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Male Birth Control: What You Need to Know About Getting a Vasectomy

Male Birth Control: What You Need to Know About Getting a Vasectomy

When it comes to contraceptives, the majority of the options available are for women. Along with condoms, vasectomy is one of the few birth control options for men. Knowing more about it makes it easier for people to decide which is beneficial for their needs.

What is a Vasectomy?

A vasectomy is a low-risk surgical procedure that is a form of permanent contraception. It is 99% effective in preventing pregnancies. However it is not instantaneous and would need a few months before it takes permanent effect. It also does not prevent sexually transmitted infections.

After a vasectomy, men are still able to produce sperm cells but these will not be included in the semen. This is because the tube connecting to the testicles is cut. The sperm cells will instead be absorbed by the body.

Common misconceptions about vasectomies include:

  • The operation will affect the man’s sexual desire
  • It will cause diseases
  • The procedure will cause cancer

Vasectomies do not do any of these things.

What Happens During a Vasectomy?

It takes around 20 to 40 minutes to complete a vasectomy. Doctors use local anesthetics to numb the skin of the man’s scrotum. The vas deferens or the tubes that connect the testicle to the urethra are cut and sealed. The process is done so that the sperm created in the testicles remains there and does not travel to the urethra. He is still able to ejaculate but it will not contain any sperm after the operation.

There are 2 types of vasectomy:

Conventional

In a conventional vasectomy, doctors create incisions to the scrotum to be able to cut and seal the tubes.

No-scalpel

In a no-scalpel vasectomy, doctors use a tool that punctures the scrotum instead of creating slits. It makes healing faster and has less bleeding and scarring compared to a conventional vasectomy.

Penis Health: Common Conditions and Management Tips

When Do You Consider a Vasectomy?

A vasectomy is an important decision for men as it means that they won’t be able to father a child in the future. Here are some of the reasons why they may consider going through a vasectomy:

  • Permanent and hassle-free birth control method
  • Genetic disorder which they don’t want their child to inherit
  • Complications for the partner make it unsafe to have a child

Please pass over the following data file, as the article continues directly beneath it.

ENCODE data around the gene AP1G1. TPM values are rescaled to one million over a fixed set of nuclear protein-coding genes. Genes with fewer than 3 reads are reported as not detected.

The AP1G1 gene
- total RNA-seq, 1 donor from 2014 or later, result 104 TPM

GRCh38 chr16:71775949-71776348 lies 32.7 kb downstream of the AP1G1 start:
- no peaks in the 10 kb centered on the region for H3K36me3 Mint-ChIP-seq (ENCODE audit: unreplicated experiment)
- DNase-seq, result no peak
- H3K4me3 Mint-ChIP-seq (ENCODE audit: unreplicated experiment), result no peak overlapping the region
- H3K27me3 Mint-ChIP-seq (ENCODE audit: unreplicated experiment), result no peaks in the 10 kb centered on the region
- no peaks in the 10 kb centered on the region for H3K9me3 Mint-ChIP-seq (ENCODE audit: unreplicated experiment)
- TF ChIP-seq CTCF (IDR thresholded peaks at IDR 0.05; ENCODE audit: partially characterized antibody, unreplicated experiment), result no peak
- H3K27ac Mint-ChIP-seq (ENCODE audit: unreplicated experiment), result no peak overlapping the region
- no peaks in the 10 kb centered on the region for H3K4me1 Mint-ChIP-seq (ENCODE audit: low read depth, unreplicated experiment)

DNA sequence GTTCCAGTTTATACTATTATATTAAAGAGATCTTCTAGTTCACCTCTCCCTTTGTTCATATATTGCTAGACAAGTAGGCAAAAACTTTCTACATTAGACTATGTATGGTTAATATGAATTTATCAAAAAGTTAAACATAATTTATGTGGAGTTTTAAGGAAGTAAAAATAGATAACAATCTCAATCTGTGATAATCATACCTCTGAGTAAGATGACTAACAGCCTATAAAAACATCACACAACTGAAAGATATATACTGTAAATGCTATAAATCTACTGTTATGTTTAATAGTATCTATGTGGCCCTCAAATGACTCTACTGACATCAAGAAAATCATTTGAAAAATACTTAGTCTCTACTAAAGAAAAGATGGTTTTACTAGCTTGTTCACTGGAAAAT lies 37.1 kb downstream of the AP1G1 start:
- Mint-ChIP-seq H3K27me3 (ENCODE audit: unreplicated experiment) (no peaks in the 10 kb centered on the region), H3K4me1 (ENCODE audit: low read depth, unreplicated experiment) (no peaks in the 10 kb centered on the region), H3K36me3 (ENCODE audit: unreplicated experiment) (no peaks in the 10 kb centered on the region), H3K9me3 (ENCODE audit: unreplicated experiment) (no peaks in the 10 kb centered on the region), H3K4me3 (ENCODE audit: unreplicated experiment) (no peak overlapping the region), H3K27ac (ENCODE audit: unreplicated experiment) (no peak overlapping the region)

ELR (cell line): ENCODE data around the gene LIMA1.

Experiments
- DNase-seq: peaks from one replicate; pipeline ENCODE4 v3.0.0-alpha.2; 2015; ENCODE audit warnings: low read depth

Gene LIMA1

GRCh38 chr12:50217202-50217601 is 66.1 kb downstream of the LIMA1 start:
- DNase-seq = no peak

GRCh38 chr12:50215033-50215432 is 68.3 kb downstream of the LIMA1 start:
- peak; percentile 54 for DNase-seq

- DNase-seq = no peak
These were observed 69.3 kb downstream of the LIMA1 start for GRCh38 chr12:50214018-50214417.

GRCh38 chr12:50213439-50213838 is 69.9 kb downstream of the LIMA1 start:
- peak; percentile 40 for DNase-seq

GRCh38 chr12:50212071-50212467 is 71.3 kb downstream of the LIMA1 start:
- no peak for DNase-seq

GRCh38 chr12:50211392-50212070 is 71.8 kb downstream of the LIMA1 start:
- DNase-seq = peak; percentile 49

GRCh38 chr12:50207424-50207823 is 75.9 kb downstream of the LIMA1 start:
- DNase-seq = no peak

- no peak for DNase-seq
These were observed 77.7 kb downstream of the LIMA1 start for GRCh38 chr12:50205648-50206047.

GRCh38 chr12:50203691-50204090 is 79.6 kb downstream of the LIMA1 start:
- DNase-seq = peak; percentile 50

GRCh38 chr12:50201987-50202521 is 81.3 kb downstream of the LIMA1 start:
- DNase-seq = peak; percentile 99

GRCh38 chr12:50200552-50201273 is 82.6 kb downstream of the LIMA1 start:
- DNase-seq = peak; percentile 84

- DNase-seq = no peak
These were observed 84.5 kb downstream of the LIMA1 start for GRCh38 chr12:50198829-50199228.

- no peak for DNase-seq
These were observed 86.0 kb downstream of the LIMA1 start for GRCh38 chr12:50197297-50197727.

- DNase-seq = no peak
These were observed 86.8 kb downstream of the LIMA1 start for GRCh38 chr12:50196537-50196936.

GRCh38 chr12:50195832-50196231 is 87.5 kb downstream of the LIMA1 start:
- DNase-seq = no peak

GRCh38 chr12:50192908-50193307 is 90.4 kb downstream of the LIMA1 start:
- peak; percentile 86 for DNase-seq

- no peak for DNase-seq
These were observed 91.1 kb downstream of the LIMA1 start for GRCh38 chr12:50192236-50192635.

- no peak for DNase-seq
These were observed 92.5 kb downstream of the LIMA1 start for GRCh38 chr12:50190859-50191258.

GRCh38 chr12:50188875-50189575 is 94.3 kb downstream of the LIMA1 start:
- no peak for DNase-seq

• 100% sure that he does not want a child now or in the future

Should there be any changes in the decision, there are other methods that can enable a man to have children even after undergoing vasectomy.

  • Reversing a vasectomy is an option, but there’s no guarantee that it will be work
  • IVF or in vitro fertilization where the sperm is collected directly from the testicles.

What are the Risks and Complications of Having a Vasectomy?

The risk of having a vasectomy is when you are still able to father a child even after the operation. Vasectomy does not provide immediate birth control as there may be sperm cells within the urethra. It is required to ejaculate 15 to 20 times and have your doctor confirm that there are no traces of sperm in the semen. It may take several months to complete this.

There are several complications that are uncommon and are less serious. These include:

Chronic pain

This may take a few days or weeks to subside. This occurs to 1 to 2% of men after the procedure.

Sperm granuloma or lump in the scrotum

This is caused by leaking sperm when the tube is cut. This can cause discomfort but it goes away after a while and is absorbed into the body.

Congestion in the testicle

This may occur because of sperm buildup. However, this goes away a few weeks after the operation.

Spermatocele

This is a cyst formed in the epididymis or tube that collects the sperm cell.

Hydrocele

This is fluid surrounding the testicles which can cause swelling in the scrotum.

Key Takeaway

A vasectomy is a big decision for men as it will affect whether they will be able to have children. However, it’s a low-risk procedure. Before undergoing the procedure, it is important to discuss this with your partner and make sure to consult with your doctor.

Learn more about Medical Procedures and Surgeries here.

Hello Health Group does not provide medical advice, diagnosis or treatment.

Sources

Vasectomy, https://www.mayoclinic.org/tests-procedures/vasectomy/about/pac-20384580

Accessed March 23, 2021

 

Vasectomy (male sterilisation), https://www.nhs.uk/conditions/contraception/vasectomy-male-sterilisation/

Accessed March 23, 2021

 

Vasectomy (male sterilisation), https://my.clevelandclinic.org/health/treatments/4423-vasectomy-sterilization

Accessed March 23, 2021

 

Contraception – Vasectomy, https://www.betterhealth.vic.gov.au/health/healthyliving/contraception-vasectomy

Accessed March 23, 2021

 

Vasectomy, https://www.hopkinsmedicine.org/health/treatment-tests-and-therapies/vasectomy, Accessed March 23, 2021

 

Vasectomy, https://medlineplus.gov/ency/article/002995.htm

Accessed March 23, 2021

 

Vasectomy, https://www.healthdirect.gov.au/vasectomy

Accessed March 23, 2021

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Written by Elaine Felicitas Updated May 04
Fact Checked by Hello Doctor Medical Panel
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